Is my child “ready” for school?

The simple answer to this is that it’s the wrong question to be asking. Education has to adapt to meet the needs of the child, not the other way round. A child with Severe Learning Difficulties has the same right to an education matched to their developmental level as a typically developing child.

The more nuanced answer to the question involves thinking about what the school tells you they are expecting of their four year olds in Reception classes and working out what your child can do, what, if anything, they can reasonably be specifically taught to do and what they can’t do for which the school will need to adjust its practices to accommodate your child’s disability. It may be your thinking leads you to the conclusion that your child might have special educational needs and that you need to make a request for an EHC Needs Assessment.

Most of what is talked about as “school readiness” involves self care and the skills for learning as part of a group.

Thinking in broad domains:


Can your child sit? Do they need specialist seating to enable them to do this? Can they sit on the floor? (If not, it’s worth talking about adjustments that the school can make to enable your child to take part in the curriculum together with their peers – it might be usual for whole class teaching to be delivered to children sitting on the floor for Reception children, but it might be better in some cases for all the children to be sitting on chairs rather than the floor or it might be possible to obtain equipment to support your child to sit on the floor rather than for them to remain sitting on a chair whilst the other children sit together on the floor.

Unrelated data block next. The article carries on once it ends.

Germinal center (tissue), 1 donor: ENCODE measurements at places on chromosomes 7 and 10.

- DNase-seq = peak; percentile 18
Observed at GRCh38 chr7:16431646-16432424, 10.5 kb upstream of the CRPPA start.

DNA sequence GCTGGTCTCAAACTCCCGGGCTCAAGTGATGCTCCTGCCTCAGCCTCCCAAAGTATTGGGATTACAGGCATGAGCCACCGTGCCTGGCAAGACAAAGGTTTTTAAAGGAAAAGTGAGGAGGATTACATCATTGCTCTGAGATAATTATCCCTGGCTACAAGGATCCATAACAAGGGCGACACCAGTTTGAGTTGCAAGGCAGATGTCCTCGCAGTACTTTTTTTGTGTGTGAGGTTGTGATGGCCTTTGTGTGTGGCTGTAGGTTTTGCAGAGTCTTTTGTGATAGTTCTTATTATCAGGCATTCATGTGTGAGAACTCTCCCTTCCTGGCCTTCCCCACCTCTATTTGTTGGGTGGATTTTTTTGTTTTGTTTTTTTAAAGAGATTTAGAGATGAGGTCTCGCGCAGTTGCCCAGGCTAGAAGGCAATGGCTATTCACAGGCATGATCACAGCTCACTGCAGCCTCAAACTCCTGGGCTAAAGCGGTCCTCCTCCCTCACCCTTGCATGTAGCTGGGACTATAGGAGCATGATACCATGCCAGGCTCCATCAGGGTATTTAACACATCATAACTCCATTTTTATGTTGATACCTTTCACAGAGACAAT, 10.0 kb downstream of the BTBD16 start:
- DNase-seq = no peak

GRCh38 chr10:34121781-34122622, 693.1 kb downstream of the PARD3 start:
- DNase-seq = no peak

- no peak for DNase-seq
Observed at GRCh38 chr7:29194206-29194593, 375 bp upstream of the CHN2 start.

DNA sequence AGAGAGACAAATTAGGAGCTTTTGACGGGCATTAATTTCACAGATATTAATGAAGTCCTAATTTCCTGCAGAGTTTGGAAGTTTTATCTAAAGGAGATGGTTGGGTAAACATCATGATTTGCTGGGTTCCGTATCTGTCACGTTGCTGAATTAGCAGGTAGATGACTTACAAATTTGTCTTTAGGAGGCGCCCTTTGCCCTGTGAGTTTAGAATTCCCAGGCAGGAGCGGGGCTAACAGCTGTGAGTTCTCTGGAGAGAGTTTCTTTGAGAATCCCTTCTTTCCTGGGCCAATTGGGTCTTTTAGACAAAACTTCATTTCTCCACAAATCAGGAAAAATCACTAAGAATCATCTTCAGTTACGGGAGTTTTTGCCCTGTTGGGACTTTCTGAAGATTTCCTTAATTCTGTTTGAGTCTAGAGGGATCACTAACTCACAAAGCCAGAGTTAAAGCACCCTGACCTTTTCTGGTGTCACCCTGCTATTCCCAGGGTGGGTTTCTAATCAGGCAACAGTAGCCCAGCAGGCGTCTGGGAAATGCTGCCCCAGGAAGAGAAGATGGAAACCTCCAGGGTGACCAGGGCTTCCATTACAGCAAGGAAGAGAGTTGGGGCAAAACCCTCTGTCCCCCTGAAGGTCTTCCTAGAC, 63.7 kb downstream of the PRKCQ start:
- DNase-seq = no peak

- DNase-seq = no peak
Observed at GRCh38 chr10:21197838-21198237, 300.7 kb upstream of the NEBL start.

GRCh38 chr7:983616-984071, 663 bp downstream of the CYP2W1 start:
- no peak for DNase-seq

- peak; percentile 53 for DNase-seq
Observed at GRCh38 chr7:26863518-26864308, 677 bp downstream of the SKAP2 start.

Can your child walk? If yes, is walking something they can do enough of, without tiring themselves out, that it’s a reasonable means for them to navigate the school site? If they use a mobility aid, like a stick/crutches/walking frame, what arrangements will the school need to make for them (eg. space to store the mobility aid either by the child’s desk or elsewhere in the classroom, if it’s not needed for short distances).

If your child can walk, but gets fatigued, what are the realistic options? Can they do less walking through the day? Can they have a wheelchair to use when tired? What are the options for playtimes? Although many Reception classes operate with a lot of child led activities, it’s unusual for the children to have the option of being in a space big enough to run around in outside of play times. Most of the children will get a lot out of playtimes where they are allowed to run around so where there are children who will get unduly fatigued by (too much) running around, a solution needs to be created for them that allows them time and space to rest.

If your child can walk but is unsteady on their feet, is it safe enough for them to walk around school generally? If not and they’re using a wheelchair for most travel around the school site, when would it be safe for them to be on their feet and doing some walking?

Is your child independent using a wheelchair – whether manual or self-propelled? If yes, where is there to store/charge the wheelchair when it’s not being used? If not, what adult support is available to supervise them and/or help them move around?


For children who use wheelchairs, what arrangements need to be made to enable them to transfer from their wheelchair to a classroom chair/the floor/a toilet/a changing trolley. If they are very physically dependent and/or have a lot of uncontrolled body movements they are likely to need to be hoisted for their own comfort and for their own safety. Additionally, it is important that nobody is repeatedly lifting a child to provide care, particularly in ways that may pose a risk in the longer term of back problems.